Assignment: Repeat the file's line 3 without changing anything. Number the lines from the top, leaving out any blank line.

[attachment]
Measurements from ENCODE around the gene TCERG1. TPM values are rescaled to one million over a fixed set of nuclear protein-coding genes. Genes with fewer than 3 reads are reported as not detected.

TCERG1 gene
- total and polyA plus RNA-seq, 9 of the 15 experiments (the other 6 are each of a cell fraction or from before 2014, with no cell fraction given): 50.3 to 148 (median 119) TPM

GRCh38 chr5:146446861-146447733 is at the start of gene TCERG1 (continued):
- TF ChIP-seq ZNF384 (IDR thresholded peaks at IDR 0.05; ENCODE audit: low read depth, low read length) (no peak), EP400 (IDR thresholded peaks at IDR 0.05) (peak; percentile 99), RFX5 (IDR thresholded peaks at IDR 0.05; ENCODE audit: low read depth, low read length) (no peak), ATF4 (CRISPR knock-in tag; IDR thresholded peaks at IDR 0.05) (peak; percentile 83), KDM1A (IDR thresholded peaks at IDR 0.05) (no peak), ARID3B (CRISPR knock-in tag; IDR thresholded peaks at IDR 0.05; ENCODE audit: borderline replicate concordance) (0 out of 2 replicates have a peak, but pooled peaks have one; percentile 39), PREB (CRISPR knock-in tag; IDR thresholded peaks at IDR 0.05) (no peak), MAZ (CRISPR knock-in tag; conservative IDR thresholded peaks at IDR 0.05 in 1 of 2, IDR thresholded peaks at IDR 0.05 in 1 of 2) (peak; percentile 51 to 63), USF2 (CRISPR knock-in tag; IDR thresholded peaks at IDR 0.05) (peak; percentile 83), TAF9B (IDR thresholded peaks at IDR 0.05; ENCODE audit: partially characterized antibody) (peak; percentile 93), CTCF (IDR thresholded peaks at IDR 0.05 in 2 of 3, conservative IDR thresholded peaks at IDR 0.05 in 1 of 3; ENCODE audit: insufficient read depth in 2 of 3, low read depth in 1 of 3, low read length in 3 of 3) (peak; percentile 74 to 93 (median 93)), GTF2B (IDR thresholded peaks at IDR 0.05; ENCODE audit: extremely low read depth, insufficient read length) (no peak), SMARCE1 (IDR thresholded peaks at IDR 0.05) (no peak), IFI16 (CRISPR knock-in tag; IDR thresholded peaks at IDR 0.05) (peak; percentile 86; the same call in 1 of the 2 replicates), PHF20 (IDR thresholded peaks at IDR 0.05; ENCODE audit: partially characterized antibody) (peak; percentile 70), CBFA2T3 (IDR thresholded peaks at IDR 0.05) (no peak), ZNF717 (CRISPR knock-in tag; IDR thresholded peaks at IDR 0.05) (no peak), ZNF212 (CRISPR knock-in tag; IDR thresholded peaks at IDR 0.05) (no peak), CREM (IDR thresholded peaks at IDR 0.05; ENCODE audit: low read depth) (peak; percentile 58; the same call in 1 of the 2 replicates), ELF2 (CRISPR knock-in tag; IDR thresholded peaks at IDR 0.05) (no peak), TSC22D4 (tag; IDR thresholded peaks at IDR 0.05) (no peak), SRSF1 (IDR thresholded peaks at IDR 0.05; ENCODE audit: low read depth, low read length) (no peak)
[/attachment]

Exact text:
- total and polyA plus RNA-seq, 9 of the 15 experiments (the other 6 are each of a cell fraction or from before 2014, with no cell fraction given): 50.3 to 148 (median 119) TPM